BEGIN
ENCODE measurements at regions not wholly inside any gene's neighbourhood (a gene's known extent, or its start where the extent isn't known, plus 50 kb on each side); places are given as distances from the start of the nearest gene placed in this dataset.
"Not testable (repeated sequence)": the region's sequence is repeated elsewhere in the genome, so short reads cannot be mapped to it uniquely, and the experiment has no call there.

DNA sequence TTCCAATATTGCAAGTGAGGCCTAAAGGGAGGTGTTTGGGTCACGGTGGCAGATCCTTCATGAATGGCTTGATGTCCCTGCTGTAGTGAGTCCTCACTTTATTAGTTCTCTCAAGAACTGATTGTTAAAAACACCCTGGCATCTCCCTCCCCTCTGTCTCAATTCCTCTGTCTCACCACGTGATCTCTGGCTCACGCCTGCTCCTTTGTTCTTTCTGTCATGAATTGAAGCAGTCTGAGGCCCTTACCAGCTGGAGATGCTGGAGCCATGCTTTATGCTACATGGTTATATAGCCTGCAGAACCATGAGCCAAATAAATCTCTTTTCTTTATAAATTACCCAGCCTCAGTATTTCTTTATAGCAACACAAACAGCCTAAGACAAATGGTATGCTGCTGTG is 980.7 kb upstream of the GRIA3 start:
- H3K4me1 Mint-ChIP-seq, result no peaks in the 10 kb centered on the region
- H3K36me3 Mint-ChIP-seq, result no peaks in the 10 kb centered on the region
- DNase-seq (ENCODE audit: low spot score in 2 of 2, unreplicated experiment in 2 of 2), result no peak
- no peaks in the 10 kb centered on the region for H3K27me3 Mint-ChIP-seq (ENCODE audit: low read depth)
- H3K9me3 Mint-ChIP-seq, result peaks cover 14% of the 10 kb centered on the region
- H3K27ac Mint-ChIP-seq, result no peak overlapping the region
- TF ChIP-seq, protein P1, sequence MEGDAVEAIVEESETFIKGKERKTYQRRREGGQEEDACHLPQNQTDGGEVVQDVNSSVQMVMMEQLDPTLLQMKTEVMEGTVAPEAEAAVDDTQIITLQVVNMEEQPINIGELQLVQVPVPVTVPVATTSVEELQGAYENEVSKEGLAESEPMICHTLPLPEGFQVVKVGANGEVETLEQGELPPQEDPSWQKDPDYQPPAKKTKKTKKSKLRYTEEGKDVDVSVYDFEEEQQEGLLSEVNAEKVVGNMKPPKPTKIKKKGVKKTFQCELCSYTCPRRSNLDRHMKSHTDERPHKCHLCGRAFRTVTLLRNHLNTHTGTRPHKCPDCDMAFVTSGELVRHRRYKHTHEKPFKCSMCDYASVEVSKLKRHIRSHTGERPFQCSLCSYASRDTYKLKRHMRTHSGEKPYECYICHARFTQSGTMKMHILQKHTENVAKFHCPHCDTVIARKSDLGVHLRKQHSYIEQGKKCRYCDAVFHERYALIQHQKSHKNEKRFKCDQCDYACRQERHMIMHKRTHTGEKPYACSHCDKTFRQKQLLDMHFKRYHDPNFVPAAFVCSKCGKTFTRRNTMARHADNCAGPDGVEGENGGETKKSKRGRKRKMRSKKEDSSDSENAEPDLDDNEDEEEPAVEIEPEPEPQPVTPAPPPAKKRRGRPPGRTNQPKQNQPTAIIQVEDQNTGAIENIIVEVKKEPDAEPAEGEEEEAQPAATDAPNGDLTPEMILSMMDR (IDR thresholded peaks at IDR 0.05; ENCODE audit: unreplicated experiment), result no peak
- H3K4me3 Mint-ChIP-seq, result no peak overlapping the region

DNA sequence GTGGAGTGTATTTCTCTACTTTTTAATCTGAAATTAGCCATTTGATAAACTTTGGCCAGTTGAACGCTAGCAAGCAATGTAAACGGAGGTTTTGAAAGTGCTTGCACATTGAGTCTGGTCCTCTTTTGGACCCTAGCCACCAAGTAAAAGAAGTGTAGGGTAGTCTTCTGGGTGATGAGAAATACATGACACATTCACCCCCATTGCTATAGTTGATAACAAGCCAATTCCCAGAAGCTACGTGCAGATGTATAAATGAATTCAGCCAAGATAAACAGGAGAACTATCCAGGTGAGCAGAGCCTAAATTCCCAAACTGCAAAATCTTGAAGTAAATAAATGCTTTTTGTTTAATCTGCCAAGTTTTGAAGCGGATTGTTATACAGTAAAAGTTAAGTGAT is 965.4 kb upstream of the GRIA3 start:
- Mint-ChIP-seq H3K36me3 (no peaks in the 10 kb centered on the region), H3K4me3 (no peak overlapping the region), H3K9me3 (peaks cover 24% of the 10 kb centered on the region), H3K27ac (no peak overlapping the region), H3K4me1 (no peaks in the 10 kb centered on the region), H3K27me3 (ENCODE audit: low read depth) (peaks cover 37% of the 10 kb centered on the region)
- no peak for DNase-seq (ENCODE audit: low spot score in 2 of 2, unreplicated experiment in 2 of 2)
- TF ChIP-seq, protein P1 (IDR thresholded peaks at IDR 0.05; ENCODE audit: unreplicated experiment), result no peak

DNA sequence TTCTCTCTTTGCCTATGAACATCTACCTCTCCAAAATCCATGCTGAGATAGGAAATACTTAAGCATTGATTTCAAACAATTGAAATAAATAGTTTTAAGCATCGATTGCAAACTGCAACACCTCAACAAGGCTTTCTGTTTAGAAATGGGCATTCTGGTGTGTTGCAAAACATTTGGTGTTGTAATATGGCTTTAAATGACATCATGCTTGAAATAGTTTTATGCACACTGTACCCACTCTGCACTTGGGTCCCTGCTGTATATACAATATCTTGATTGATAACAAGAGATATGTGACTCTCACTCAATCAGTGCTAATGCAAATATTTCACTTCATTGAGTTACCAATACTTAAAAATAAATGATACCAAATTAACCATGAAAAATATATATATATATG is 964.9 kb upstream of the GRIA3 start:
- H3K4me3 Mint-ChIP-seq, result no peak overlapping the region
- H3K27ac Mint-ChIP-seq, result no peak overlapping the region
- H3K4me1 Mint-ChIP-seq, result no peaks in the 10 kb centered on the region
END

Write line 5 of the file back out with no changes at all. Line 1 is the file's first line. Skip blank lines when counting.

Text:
- H3K36me3 Mint-ChIP-seq, result no peaks in the 10 kb centered on the region